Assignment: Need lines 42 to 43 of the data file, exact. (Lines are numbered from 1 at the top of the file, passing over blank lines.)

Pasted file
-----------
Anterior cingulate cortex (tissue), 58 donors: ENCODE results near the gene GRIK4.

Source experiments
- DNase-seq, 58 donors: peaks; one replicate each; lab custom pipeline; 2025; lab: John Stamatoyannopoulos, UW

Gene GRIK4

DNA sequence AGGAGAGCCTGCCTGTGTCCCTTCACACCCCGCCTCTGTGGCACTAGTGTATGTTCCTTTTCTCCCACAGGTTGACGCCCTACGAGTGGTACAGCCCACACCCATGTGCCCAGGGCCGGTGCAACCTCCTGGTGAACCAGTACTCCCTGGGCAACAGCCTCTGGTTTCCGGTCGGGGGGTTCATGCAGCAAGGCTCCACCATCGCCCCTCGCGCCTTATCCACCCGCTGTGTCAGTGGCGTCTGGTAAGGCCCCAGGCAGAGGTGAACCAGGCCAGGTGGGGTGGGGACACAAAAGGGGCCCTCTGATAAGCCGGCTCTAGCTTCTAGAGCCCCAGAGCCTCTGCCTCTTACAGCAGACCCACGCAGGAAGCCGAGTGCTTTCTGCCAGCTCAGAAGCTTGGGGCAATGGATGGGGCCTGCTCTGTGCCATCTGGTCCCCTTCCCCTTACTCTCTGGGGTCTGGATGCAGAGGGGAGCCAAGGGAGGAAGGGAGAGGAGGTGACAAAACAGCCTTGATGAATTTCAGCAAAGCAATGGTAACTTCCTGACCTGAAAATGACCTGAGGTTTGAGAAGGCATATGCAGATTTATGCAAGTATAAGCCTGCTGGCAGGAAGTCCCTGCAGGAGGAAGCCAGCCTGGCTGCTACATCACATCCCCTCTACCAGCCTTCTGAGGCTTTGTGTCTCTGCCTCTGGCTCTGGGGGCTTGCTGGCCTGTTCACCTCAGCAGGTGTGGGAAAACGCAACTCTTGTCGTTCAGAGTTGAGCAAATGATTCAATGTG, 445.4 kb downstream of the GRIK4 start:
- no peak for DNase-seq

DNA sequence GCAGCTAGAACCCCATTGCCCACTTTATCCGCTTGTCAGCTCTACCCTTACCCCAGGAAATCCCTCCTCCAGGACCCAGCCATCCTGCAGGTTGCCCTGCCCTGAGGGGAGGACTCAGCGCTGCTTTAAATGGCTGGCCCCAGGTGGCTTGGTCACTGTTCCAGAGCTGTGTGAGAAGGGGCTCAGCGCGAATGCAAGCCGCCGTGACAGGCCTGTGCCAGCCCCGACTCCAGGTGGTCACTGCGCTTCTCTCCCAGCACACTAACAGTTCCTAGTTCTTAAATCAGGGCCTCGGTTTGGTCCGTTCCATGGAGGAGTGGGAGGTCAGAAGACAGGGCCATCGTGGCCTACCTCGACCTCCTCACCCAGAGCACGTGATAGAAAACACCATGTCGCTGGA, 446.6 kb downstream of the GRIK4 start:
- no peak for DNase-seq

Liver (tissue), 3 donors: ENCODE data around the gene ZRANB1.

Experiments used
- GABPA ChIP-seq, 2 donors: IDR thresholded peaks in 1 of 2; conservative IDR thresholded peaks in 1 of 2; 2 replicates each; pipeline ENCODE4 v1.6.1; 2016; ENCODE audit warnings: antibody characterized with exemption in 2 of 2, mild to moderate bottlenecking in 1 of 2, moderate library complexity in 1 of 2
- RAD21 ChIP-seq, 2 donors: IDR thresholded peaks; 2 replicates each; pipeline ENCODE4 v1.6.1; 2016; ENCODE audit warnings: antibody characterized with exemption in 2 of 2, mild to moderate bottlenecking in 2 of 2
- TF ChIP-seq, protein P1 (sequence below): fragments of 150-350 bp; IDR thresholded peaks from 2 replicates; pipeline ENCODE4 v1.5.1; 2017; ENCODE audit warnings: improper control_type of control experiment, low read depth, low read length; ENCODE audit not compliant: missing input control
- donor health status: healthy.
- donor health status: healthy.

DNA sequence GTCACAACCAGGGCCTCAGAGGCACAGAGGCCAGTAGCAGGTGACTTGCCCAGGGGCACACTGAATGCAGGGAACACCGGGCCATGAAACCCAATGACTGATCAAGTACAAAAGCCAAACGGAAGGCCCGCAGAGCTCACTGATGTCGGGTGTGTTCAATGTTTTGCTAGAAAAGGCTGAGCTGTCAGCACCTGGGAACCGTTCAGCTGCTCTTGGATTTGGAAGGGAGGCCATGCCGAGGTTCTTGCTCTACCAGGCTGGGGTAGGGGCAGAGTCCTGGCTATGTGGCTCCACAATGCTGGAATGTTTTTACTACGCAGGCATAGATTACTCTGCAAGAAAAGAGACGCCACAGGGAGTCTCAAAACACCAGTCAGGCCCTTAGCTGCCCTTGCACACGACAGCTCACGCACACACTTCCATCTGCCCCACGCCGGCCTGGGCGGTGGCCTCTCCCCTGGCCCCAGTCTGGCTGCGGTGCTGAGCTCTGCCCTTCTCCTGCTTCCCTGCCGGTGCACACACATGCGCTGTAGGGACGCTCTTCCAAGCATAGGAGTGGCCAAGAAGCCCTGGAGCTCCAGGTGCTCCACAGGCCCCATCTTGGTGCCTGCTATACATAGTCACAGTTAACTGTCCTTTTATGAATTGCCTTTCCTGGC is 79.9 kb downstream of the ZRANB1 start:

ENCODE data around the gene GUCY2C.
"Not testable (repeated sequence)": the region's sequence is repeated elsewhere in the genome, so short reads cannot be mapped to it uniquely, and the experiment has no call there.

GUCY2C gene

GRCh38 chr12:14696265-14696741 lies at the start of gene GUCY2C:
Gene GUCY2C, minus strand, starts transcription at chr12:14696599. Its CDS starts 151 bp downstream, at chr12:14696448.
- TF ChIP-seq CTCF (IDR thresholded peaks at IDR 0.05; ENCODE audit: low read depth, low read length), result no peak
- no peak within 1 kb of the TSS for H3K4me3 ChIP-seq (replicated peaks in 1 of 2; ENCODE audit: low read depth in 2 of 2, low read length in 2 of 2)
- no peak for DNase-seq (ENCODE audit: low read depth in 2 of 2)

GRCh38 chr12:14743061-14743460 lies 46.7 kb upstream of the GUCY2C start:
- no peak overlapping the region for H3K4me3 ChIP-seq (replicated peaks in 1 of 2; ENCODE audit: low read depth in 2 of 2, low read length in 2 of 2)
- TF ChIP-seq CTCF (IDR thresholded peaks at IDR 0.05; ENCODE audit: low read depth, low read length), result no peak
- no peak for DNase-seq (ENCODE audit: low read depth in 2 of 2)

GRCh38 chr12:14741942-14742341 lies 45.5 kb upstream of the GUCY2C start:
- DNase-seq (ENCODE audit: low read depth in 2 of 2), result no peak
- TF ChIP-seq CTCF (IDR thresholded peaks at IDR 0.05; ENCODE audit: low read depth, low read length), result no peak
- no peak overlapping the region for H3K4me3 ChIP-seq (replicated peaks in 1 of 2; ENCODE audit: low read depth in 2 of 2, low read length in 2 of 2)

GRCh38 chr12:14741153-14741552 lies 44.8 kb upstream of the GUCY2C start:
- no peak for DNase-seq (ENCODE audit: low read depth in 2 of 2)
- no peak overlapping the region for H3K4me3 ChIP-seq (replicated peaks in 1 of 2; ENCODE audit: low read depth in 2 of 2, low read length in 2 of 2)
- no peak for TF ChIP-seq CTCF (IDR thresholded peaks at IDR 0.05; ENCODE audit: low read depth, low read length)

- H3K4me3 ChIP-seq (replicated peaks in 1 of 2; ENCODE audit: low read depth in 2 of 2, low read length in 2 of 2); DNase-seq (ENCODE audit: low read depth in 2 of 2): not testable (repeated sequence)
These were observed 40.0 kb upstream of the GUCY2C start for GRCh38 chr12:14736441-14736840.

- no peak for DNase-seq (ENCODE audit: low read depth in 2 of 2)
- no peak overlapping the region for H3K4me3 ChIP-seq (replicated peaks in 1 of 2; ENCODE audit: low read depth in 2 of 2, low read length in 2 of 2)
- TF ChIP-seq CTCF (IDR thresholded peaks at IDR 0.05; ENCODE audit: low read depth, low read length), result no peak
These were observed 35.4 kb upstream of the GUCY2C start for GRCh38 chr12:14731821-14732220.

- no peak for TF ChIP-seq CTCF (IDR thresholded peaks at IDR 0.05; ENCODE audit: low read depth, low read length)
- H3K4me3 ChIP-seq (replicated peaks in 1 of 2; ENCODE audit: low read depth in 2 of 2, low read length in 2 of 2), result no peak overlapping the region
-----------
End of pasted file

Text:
These were observed 35.4 kb upstream of the GUCY2C start for GRCh38 chr12:14731821-14732220.

- no peak for TF ChIP-seq CTCF (IDR thresholded peaks at IDR 0.05; ENCODE audit: low read depth, low read length)